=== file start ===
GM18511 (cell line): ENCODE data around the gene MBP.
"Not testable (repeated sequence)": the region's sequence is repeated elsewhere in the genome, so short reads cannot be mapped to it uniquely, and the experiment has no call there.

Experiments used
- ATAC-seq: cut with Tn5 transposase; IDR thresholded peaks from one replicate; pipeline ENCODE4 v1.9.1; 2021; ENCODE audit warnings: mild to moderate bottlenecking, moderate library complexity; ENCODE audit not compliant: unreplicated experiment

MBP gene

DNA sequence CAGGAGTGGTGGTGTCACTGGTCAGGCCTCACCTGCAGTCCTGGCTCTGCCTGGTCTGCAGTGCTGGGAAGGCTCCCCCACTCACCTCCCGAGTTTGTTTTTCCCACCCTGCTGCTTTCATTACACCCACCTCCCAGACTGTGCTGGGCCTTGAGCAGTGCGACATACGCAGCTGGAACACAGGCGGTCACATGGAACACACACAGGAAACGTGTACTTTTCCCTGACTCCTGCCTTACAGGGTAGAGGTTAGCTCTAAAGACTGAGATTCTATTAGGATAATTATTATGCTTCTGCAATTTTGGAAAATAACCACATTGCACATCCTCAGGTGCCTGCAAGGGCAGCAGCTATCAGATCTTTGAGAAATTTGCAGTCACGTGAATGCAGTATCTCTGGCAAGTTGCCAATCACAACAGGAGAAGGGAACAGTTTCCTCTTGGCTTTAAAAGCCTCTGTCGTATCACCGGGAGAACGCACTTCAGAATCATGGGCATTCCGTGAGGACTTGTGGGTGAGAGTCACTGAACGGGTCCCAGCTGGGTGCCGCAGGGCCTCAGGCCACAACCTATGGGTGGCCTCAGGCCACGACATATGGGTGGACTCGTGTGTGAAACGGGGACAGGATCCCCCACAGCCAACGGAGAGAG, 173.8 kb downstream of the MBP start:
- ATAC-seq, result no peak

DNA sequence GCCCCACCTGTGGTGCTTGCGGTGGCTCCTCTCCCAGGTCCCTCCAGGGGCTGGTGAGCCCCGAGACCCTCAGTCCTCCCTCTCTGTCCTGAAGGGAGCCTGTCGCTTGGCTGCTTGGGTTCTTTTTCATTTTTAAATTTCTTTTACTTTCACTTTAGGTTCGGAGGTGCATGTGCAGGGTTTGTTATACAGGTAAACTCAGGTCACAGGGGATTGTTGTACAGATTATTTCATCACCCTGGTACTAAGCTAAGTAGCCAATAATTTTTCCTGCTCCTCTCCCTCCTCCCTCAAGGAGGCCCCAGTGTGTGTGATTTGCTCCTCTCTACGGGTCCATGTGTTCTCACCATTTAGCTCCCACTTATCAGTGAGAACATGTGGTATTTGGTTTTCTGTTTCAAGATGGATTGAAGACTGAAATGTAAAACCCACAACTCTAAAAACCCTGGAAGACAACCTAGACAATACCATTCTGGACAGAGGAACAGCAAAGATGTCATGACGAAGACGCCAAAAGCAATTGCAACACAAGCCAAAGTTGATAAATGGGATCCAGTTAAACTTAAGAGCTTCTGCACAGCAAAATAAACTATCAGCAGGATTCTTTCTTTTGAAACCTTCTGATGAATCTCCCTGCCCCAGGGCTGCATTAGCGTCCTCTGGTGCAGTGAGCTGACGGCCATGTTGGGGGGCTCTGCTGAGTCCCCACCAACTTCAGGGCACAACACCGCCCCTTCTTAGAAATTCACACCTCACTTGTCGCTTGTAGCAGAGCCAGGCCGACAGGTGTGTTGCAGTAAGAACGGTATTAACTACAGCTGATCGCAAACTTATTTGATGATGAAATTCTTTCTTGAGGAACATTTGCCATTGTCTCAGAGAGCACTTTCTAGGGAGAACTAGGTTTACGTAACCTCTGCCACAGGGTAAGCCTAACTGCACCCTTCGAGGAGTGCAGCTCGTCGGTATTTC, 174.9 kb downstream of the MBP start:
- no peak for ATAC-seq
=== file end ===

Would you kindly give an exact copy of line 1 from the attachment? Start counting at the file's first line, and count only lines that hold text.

GM18511 (cell line): ENCODE data around the gene MBP.